Temples of Mahānirvaṇi Akhāḍā

Mahakaal Temple, Ujjain

Mahakaleshwar Jyotirlinga is a Hindu temple dedicated to Paramasiva in the form of one of the twelve Jyotirlingas, which are said to be the most sacred forms of Lord Shiva. Jyotirlinga is that form of Shiva as an infinite column of light or effulgence which form he took  to resolve a dispute between Lord Brahma and Lord Vishnu.

This temple is located in the ancient city of Ujjain in the state of Madhya Pradesh, Central India. It is situated near the Rudra Sagar lake. The presiding deity, Lord Paramashiva is in the  form of a Shivalinga. It is a Swayambhu linga meaning it is a natural formation, deriving currents of Cosmic energy (Shakti) from within itself as against the other deities and lingams that are ritually established and invested with mantra-shakti (power of sacred utterances called mantras).

Purana (History)

As recorded in the Arunachala Purana, ParamashivaLord Brahma and Lord Vishnu once had an argument over who was supreme. They approached Paramasiva to resolve their dispute. Paramashiva pierced the three worlds taking form as an infinite column of Light, which is represented as the Jyotirlinga (Jyoti – Light; Linga – Shivalinga). He then told Lord Vishnu and Lord Brahma to travel along his light-form and find anyone end of it. Brahma traveled upwards to find Paramasiva’s head and lied that he had found it using as false witness a screwpine flower (tazhamboo in Tamil), while Vishnu traveled downwards to find Paramasiva’s feet, conceded defeat. Paramashiva in order to teach Brahma a lesson for uttering a lie, and for not understanding that Paramasiva actually stood as an “infinite” column of Light,  that was the most Supreme partless Reality, declared that Brahma would not be worshipped in any form in any temple and the screwpine flower will not be used in his worship thereafter, while Vishnu would be worshipped for eternity. Brahma understood his folly and entered into a series of appropriate restoratory actions. The jyotirlinga shrines, thus are places where Paramashiva appeared as a fiery column of light.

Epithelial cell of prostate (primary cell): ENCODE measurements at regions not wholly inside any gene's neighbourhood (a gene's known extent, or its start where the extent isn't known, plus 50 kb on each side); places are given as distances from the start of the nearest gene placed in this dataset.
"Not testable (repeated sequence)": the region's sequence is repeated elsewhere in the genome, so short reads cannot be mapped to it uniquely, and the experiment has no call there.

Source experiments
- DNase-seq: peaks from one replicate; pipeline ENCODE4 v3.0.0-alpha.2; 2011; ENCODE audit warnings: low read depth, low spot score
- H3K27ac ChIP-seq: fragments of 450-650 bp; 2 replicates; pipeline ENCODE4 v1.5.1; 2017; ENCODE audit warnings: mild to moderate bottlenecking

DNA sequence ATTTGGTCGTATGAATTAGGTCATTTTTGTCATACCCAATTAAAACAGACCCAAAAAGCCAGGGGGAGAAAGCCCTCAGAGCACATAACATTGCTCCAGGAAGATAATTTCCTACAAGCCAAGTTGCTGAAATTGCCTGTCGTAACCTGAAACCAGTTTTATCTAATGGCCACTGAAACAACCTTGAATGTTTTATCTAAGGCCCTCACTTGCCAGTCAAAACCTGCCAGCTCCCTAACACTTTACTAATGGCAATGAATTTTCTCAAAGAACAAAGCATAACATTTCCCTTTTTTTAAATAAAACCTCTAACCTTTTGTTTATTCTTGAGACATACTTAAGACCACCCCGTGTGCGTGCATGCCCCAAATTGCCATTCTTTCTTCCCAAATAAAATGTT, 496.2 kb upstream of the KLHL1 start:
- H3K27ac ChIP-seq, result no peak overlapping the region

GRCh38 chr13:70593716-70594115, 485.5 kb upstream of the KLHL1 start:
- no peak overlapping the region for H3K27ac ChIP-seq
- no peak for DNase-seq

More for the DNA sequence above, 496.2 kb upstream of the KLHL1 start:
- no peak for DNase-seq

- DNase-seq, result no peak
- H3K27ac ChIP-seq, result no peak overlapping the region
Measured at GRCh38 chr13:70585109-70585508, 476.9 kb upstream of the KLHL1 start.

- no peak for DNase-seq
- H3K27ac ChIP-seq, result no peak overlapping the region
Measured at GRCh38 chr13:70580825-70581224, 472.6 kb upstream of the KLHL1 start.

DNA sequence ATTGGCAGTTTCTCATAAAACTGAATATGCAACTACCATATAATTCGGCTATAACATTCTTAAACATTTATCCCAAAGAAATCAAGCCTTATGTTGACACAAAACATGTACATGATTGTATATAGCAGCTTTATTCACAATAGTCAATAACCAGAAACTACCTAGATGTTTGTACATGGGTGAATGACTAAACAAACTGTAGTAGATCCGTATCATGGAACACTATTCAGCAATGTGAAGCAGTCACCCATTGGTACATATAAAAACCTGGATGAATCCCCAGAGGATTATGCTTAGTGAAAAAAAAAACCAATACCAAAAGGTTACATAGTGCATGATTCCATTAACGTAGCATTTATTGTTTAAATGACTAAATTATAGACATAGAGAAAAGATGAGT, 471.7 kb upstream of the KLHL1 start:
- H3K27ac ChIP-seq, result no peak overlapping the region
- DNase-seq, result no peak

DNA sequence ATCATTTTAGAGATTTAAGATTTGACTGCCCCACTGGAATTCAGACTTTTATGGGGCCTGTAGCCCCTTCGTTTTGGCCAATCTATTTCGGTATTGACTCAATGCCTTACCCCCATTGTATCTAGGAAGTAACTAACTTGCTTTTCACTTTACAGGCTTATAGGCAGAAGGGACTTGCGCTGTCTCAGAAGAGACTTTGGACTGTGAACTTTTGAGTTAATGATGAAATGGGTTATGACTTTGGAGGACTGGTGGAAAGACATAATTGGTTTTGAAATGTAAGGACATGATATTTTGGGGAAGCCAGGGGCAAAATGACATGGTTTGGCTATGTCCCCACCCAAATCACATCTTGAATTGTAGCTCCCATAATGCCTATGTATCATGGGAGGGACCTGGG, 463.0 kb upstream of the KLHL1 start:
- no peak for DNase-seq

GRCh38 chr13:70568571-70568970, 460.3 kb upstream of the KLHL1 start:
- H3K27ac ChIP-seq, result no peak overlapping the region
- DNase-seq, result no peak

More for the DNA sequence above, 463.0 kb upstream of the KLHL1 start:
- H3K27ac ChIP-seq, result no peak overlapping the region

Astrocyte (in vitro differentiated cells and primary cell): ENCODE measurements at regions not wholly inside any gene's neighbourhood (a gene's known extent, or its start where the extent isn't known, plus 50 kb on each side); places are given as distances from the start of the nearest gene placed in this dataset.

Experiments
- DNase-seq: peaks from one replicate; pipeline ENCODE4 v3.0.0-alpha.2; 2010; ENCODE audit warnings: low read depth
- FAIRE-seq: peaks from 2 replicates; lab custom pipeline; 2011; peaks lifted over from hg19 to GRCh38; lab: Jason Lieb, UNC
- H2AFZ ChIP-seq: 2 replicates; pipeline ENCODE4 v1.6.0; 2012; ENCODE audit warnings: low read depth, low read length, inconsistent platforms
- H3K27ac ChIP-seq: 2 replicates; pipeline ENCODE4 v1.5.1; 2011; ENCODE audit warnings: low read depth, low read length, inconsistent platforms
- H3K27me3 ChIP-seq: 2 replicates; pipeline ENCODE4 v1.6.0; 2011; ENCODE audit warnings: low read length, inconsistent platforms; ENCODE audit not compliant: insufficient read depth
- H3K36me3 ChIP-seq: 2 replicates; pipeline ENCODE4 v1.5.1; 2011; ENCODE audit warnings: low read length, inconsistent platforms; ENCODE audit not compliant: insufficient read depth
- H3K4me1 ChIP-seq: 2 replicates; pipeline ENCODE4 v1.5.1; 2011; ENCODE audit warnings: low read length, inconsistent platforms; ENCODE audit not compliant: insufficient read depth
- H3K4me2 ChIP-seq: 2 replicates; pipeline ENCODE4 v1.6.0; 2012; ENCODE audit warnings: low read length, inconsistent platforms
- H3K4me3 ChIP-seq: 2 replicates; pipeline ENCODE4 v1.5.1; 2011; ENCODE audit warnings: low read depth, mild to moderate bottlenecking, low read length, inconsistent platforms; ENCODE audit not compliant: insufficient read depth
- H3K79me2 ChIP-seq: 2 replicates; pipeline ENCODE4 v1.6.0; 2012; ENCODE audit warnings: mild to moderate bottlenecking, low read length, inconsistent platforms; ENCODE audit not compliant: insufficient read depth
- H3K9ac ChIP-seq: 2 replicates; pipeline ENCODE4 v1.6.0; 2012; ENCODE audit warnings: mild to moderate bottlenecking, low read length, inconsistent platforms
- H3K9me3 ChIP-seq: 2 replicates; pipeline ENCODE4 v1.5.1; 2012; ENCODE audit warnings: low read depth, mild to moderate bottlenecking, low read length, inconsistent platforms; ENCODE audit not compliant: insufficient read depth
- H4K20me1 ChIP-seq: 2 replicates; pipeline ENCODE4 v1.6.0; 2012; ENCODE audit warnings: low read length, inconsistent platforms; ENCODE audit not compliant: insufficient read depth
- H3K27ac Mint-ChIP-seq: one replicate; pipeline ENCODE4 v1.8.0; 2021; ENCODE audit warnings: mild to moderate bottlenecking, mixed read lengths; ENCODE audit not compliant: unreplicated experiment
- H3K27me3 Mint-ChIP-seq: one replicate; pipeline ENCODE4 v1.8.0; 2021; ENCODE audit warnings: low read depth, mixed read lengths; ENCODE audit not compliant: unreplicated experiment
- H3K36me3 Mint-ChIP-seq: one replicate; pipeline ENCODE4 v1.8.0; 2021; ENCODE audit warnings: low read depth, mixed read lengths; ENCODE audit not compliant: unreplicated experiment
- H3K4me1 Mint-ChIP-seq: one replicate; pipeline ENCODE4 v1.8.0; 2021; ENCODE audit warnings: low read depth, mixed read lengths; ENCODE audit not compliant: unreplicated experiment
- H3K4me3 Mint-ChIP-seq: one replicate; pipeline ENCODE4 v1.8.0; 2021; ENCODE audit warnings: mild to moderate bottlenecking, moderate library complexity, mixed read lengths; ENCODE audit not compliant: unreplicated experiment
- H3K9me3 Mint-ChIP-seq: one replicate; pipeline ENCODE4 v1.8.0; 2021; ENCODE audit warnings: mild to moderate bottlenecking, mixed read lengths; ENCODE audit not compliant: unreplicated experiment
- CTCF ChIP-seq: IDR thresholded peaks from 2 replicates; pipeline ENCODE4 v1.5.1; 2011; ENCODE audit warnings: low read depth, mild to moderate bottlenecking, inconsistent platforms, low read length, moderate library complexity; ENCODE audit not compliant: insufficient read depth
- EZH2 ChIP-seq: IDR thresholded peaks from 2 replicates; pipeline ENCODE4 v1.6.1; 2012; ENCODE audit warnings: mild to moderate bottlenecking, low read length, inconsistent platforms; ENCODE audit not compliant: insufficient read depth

Context for Paramasiva appearing as a Jyotirlinga in Ujjain

According to the Puranas, the city of Ujjain was called Avantika and was famous for its beauty and its status as a devotional epicenter. It is said that upon hearing the pleas of His helpless devotees, Lord Shiva appeared in his Mahakala form and destroyed the enemies of King Chandrasena, who was a pious devotee of Lord Paramashiva and worshiped him all the time. Upon the request of his devotees Shrikhar and Vridhi, Lord Paramashiva agreed to reside in the city and become the chief deity of the Kingdom and take care of it against its enemies and to protect all His devotees. From that day on, Lord Paramashiva resided in His light form as Mahakala. Paramasiva also blessed his devotees and declared that people who worshipped Him in this form would be free from the fear of death and diseases. Also, they would be granted worldly treasures and be under the protection of the Lord himself.


The deity of Mahakaleshwar is revered as dakshinamurti, which means it is a South-facing deity (dakshin means South). This is a unique feature, upheld by the tantric shivnetra tradition to be found only in Mahakaleshwar among the 12 Jyotirlingas. The deity of Omkareshwar Mahadev is consecrated in the sanctum above the Mahakal shrine. The images of Ganesh, Goddess Parvati and Kartikeya are installed in the west, north, and east of the sanctum sanctorum respectively. To the south is the image of Nandi, the vehicle of Lord Shiva. The deity of Nagchandreshwar in the third storey is open for darshan (public view) only on the day of Nag Panchami. The temple has five levels, one of which is underground. The temple itself is located in a spacious courtyard surrounded by massive walls near a lake. The shikhar or the spire is adorned with sculptural finery. Brass lamps light the way to the underground sanctum. It is believed that prasada (sacred food offering) offered here to the deity can be re-offered unlike all other shrines.

On the day of Maha Shivaratri, a huge fair is held near the temple, and worship goes on through the night. 

The Mahakaleshwar temple is also a Shakti Peeth

The shrine is also revered as one of the 18 Maha Shakti Peetham. 

Shakti Peethas are shrines that are believed to have enshrined with the presence of Shakti due to the falling of body parts of the corpse of Sati Devi, when Lord Shiva carried it. Each of the 51 Shakti Peethas has shrines for Shakti and Kalabhairava. The Upper Lip of Sati Devi is said to have fallen here and the Shakti is called as Mahakali.